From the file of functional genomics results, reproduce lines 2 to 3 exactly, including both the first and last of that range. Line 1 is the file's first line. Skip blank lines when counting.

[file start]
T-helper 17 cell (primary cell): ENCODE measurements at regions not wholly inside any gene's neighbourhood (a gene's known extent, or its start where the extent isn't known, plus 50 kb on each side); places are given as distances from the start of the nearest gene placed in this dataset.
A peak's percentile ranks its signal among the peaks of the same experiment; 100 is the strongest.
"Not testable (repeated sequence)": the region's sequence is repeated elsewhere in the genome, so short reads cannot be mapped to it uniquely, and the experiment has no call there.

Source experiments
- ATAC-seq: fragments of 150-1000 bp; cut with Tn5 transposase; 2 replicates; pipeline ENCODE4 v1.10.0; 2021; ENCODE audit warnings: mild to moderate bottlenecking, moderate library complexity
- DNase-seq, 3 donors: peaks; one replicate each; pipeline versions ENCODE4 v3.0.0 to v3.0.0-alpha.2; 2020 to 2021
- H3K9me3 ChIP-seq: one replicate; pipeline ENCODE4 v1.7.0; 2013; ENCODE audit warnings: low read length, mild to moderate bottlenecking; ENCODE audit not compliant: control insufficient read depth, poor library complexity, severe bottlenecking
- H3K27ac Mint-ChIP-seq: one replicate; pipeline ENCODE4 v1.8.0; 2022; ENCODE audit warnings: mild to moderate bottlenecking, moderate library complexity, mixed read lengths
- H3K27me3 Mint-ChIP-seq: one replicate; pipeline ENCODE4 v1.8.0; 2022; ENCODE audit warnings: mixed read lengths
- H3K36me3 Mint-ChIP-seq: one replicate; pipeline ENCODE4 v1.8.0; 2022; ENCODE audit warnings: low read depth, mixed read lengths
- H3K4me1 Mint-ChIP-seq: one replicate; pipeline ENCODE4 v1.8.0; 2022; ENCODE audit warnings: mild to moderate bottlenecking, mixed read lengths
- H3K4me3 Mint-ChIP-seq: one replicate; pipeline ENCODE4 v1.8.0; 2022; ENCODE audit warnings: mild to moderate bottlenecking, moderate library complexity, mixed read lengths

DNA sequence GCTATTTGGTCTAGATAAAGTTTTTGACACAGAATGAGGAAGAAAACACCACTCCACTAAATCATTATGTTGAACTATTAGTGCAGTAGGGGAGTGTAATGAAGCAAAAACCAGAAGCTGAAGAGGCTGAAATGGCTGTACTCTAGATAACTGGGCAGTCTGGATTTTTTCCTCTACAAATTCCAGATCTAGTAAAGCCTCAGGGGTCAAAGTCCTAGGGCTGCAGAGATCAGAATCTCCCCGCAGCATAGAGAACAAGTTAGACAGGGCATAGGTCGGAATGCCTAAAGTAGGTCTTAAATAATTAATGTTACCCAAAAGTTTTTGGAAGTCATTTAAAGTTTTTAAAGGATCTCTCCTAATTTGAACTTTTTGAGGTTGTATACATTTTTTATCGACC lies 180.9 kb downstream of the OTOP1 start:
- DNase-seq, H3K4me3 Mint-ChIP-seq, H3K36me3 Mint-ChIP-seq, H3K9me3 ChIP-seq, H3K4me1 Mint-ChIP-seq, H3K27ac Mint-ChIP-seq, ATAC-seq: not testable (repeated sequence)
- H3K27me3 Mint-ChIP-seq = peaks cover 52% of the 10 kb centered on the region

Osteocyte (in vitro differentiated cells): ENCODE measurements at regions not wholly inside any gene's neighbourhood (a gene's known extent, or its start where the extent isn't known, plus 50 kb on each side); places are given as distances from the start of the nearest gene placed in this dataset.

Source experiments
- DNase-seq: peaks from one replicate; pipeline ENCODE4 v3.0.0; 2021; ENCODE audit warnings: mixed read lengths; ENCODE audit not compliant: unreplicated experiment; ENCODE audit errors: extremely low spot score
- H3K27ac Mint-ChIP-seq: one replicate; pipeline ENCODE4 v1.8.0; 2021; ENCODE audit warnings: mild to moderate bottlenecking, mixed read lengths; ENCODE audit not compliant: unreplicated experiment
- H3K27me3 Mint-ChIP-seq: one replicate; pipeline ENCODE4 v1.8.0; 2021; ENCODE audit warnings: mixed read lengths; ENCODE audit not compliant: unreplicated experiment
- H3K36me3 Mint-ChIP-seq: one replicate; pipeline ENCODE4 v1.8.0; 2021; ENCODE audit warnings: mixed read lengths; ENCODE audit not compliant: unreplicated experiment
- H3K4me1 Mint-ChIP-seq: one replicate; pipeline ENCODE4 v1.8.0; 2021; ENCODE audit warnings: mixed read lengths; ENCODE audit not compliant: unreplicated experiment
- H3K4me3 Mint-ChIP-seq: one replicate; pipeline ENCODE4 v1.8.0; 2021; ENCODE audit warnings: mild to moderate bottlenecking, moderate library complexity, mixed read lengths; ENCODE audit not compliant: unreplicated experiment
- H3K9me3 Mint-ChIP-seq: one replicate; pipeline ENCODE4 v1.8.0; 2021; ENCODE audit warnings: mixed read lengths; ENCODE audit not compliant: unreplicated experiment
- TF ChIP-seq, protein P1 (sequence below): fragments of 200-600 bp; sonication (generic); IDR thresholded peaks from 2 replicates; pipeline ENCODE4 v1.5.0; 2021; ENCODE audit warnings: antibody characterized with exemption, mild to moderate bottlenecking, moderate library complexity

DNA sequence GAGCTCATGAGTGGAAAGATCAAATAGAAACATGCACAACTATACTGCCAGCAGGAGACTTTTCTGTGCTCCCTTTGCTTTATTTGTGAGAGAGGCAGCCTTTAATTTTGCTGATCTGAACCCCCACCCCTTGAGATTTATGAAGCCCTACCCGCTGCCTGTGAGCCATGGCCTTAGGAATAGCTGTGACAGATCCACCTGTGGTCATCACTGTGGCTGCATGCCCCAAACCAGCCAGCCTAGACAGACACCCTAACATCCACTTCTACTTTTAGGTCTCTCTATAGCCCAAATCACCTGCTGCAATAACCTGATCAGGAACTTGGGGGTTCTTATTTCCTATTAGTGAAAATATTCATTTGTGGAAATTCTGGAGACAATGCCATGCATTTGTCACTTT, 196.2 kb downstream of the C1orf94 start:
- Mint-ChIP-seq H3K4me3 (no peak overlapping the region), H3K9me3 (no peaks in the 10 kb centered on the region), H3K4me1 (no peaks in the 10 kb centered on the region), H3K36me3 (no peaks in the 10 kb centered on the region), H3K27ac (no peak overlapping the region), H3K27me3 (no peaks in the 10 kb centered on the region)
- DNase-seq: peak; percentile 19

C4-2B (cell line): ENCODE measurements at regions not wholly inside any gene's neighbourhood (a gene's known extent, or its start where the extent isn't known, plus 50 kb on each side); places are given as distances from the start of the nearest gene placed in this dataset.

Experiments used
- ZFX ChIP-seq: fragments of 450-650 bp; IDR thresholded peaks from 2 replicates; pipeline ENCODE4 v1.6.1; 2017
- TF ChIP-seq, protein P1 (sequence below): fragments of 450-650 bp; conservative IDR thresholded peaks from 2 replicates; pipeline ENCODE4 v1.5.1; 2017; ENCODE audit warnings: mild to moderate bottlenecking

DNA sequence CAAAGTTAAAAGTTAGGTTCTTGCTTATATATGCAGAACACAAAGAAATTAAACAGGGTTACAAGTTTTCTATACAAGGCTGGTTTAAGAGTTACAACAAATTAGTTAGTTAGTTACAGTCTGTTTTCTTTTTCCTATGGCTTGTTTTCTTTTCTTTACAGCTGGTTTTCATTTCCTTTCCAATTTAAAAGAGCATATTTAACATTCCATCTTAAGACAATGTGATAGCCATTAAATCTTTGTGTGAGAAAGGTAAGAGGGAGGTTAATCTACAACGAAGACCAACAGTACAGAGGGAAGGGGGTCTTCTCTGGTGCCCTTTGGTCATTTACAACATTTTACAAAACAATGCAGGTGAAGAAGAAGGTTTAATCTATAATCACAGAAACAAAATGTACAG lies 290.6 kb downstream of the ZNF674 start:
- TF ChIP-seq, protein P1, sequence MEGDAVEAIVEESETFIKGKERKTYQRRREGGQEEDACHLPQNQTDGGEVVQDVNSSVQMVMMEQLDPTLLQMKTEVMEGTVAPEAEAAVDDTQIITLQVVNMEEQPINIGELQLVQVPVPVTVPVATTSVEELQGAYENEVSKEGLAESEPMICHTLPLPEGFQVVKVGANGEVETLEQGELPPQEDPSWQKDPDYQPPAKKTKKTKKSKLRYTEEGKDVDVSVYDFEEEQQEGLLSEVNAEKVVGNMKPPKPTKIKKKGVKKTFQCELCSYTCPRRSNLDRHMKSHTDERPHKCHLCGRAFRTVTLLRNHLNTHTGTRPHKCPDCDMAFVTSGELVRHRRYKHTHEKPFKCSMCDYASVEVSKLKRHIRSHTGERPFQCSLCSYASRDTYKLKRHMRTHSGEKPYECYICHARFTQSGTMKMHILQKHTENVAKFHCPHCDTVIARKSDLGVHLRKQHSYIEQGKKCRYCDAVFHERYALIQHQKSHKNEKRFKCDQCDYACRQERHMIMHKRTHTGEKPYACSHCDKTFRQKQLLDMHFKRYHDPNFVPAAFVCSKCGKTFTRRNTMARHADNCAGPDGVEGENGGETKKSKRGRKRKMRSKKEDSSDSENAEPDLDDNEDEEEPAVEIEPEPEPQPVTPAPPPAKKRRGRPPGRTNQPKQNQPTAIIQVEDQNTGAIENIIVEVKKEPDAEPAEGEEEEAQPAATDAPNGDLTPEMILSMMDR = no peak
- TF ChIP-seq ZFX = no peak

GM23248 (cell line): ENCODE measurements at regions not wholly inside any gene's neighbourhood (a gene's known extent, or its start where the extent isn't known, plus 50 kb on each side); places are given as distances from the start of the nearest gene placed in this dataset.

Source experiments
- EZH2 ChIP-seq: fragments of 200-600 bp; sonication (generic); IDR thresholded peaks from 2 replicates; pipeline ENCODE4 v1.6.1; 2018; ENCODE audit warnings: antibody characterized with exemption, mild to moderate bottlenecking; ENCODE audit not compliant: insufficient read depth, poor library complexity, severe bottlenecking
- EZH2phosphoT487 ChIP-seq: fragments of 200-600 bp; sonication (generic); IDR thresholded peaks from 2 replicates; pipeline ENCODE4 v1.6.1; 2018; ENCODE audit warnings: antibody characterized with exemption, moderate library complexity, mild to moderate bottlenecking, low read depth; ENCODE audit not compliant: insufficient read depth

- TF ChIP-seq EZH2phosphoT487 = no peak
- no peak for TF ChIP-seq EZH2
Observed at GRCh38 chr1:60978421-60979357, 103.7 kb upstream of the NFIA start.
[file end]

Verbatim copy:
A peak's percentile ranks its signal among the peaks of the same experiment; 100 is the strongest.
"Not testable (repeated sequence)": the region's sequence is repeated elsewhere in the genome, so short reads cannot be mapped to it uniquely, and the experiment has no call there.